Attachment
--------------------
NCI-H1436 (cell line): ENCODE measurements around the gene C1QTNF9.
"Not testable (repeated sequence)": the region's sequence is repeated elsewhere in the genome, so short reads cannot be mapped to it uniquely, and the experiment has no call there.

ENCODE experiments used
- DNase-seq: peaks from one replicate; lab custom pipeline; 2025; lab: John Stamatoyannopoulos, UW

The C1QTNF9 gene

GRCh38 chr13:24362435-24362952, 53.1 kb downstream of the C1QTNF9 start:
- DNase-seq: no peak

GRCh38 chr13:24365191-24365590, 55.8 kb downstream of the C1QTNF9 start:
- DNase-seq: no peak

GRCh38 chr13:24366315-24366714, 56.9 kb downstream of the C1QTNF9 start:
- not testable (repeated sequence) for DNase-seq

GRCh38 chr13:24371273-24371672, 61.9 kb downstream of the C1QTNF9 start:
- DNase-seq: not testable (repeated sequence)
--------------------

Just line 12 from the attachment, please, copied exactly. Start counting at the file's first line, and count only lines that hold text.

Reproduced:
GRCh38 chr13:24371273-24371672, 61.9 kb downstream of the C1QTNF9 start: